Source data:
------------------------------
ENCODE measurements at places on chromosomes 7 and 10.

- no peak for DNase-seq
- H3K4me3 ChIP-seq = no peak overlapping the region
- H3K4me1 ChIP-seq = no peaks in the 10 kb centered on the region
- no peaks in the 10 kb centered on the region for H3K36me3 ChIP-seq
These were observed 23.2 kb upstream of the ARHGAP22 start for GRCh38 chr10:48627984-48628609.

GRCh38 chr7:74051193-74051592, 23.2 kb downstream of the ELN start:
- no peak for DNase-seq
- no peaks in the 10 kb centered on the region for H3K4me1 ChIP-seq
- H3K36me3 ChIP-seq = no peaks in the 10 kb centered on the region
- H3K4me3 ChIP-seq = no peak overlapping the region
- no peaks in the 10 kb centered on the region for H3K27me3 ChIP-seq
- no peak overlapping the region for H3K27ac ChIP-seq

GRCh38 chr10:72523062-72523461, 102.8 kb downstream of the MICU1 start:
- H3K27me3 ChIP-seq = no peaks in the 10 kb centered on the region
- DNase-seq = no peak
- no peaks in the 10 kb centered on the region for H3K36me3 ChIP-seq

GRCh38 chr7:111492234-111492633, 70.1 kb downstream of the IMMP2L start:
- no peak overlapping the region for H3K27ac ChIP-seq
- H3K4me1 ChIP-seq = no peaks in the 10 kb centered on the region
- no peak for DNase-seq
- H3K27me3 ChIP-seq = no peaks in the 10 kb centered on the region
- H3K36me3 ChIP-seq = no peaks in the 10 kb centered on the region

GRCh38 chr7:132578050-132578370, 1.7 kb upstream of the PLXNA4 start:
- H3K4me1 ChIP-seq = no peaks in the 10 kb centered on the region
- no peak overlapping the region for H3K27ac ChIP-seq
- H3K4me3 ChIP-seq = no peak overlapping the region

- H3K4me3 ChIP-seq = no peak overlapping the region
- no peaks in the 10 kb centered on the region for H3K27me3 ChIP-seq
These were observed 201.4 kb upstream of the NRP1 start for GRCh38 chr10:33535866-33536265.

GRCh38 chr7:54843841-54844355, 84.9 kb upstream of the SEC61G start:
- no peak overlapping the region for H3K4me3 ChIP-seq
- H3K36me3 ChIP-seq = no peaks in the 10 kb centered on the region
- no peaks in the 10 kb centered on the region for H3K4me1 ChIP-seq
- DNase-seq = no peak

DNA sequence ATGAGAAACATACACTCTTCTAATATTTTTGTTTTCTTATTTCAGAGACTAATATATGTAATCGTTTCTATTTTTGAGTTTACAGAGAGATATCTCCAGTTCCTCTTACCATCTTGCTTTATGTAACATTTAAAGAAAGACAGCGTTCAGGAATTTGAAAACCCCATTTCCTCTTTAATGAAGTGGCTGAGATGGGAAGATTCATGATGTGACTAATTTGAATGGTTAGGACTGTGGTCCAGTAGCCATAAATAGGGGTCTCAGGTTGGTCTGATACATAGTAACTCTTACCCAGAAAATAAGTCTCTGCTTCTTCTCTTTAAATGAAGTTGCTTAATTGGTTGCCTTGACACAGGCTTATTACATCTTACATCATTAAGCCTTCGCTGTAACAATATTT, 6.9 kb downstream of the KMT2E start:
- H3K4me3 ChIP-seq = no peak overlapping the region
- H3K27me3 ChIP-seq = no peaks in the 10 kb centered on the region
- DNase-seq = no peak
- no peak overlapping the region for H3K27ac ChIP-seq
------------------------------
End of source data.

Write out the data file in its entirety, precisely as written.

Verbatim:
ENCODE measurements at places on chromosomes 7 and 10.

- no peak for DNase-seq
- H3K4me3 ChIP-seq = no peak overlapping the region
- H3K4me1 ChIP-seq = no peaks in the 10 kb centered on the region
- no peaks in the 10 kb centered on the region for H3K36me3 ChIP-seq
These were observed 23.2 kb upstream of the ARHGAP22 start for GRCh38 chr10:48627984-48628609.

GRCh38 chr7:74051193-74051592, 23.2 kb downstream of the ELN start:
- no peak for DNase-seq
- no peaks in the 10 kb centered on the region for H3K4me1 ChIP-seq
- H3K36me3 ChIP-seq = no peaks in the 10 kb centered on the region
- H3K4me3 ChIP-seq = no peak overlapping the region
- no peaks in the 10 kb centered on the region for H3K27me3 ChIP-seq
- no peak overlapping the region for H3K27ac ChIP-seq

GRCh38 chr10:72523062-72523461, 102.8 kb downstream of the MICU1 start:
- H3K27me3 ChIP-seq = no peaks in the 10 kb centered on the region
- DNase-seq = no peak
- no peaks in the 10 kb centered on the region for H3K36me3 ChIP-seq

GRCh38 chr7:111492234-111492633, 70.1 kb downstream of the IMMP2L start:
- no peak overlapping the region for H3K27ac ChIP-seq
- H3K4me1 ChIP-seq = no peaks in the 10 kb centered on the region
- no peak for DNase-seq
- H3K27me3 ChIP-seq = no peaks in the 10 kb centered on the region
- H3K36me3 ChIP-seq = no peaks in the 10 kb centered on the region

GRCh38 chr7:132578050-132578370, 1.7 kb upstream of the PLXNA4 start:
- H3K4me1 ChIP-seq = no peaks in the 10 kb centered on the region
- no peak overlapping the region for H3K27ac ChIP-seq
- H3K4me3 ChIP-seq = no peak overlapping the region

- H3K4me3 ChIP-seq = no peak overlapping the region
- no peaks in the 10 kb centered on the region for H3K27me3 ChIP-seq
These were observed 201.4 kb upstream of the NRP1 start for GRCh38 chr10:33535866-33536265.

GRCh38 chr7:54843841-54844355, 84.9 kb upstream of the SEC61G start:
- no peak overlapping the region for H3K4me3 ChIP-seq
- H3K36me3 ChIP-seq = no peaks in the 10 kb centered on the region
- no peaks in the 10 kb centered on the region for H3K4me1 ChIP-seq
- DNase-seq = no peak

DNA sequence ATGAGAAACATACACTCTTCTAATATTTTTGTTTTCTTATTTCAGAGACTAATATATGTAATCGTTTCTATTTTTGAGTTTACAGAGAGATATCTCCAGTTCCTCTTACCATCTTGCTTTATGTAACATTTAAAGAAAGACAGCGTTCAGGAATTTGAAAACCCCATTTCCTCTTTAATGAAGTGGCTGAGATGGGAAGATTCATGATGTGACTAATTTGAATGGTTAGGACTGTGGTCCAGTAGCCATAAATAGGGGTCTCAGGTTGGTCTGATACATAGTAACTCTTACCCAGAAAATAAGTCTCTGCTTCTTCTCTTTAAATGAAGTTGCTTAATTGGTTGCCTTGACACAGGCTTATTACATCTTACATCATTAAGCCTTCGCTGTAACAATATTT, 6.9 kb downstream of the KMT2E start:
- H3K4me3 ChIP-seq = no peak overlapping the region
- H3K27me3 ChIP-seq = no peaks in the 10 kb centered on the region
- DNase-seq = no peak
- no peak overlapping the region for H3K27ac ChIP-seq